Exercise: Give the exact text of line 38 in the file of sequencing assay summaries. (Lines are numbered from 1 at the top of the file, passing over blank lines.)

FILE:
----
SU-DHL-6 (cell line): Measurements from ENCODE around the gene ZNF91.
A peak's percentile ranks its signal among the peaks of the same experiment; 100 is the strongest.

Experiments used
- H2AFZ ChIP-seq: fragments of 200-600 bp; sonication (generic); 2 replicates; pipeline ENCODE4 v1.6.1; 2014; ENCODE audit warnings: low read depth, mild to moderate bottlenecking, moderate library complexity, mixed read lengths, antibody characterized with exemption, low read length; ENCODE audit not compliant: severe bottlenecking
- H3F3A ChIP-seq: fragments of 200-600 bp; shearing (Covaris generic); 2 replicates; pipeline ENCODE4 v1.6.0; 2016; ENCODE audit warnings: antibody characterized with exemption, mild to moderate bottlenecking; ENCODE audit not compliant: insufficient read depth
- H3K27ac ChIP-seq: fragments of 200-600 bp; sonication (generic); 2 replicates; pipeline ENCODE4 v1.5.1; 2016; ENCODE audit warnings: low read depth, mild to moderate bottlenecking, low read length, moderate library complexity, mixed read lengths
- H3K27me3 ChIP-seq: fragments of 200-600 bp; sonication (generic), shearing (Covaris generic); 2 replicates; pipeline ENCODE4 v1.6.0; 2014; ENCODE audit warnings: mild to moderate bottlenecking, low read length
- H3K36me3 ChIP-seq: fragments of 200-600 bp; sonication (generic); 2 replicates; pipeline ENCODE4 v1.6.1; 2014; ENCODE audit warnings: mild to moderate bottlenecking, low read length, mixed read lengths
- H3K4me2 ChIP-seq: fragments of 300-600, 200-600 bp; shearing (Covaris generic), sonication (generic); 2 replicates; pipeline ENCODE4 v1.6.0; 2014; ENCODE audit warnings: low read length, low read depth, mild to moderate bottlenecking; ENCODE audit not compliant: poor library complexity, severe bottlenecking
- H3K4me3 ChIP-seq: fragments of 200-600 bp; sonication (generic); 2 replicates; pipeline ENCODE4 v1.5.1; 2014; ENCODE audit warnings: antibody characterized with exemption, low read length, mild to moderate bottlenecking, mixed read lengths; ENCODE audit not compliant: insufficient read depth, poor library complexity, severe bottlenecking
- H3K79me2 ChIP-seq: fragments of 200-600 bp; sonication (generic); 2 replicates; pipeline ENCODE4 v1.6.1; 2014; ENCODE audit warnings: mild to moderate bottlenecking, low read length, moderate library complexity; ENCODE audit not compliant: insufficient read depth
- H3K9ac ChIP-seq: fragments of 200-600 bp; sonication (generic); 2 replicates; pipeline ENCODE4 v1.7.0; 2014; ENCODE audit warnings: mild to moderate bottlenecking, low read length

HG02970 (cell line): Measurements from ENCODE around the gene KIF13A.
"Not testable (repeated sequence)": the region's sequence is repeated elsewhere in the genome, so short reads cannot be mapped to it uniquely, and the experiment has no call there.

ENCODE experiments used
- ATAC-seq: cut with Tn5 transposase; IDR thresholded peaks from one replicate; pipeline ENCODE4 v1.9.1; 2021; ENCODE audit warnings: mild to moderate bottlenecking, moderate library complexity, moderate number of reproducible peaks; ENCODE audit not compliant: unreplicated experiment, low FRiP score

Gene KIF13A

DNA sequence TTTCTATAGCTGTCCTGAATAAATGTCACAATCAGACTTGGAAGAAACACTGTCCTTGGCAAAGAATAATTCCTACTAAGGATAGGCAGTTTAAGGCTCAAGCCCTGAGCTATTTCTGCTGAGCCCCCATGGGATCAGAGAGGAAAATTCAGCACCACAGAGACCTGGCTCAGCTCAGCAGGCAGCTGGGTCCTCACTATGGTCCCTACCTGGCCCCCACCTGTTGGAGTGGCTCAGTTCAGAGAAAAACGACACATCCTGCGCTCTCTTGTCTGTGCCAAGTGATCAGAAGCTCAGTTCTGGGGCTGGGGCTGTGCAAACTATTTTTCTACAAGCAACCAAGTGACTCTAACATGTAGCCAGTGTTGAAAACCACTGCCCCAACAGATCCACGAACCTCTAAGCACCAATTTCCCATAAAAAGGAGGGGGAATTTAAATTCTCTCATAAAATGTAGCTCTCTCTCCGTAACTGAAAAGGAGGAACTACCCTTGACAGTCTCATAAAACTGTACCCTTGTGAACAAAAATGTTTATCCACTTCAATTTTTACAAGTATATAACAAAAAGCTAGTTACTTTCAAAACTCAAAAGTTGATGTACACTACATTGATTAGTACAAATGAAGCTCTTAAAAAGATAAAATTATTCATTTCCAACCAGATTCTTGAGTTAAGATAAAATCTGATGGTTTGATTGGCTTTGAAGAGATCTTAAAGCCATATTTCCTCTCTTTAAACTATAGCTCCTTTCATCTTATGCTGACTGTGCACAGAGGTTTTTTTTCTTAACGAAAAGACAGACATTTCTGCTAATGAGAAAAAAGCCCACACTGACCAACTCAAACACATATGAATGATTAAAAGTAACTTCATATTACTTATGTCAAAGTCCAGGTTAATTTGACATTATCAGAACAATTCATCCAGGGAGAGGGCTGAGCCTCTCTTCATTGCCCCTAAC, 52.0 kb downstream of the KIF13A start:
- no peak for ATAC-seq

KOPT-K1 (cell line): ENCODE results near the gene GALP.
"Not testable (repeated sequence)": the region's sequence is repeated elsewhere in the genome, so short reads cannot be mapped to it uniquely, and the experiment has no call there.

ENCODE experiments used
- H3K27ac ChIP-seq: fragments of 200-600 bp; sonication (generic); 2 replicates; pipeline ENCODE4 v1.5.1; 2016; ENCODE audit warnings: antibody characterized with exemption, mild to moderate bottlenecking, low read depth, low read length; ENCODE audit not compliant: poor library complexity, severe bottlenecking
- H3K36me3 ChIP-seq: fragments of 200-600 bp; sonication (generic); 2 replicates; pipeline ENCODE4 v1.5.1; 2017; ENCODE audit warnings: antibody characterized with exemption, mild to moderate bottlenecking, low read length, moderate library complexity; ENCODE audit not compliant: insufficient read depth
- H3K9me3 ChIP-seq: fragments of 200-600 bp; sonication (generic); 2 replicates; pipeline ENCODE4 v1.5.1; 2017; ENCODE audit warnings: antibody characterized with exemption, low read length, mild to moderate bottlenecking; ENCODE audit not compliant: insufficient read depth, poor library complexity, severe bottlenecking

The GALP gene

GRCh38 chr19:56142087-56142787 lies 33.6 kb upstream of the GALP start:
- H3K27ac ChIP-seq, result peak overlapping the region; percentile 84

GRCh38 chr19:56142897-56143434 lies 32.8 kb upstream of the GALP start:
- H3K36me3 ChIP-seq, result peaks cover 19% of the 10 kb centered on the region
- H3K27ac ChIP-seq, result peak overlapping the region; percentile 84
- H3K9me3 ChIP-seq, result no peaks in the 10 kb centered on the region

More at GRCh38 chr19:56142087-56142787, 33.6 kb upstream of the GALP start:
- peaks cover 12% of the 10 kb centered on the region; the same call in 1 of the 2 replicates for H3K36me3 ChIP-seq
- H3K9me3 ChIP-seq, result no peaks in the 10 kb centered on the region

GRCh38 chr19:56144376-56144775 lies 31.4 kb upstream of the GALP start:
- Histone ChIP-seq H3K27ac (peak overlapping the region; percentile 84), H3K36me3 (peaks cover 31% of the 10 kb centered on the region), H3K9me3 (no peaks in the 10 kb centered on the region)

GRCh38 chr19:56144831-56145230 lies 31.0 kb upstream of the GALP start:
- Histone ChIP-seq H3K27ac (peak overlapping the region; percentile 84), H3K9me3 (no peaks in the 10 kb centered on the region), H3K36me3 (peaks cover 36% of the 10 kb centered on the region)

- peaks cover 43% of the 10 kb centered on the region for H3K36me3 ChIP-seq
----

GRCh38 chr19:56144831-56145230 lies 31.0 kb upstream of the GALP start: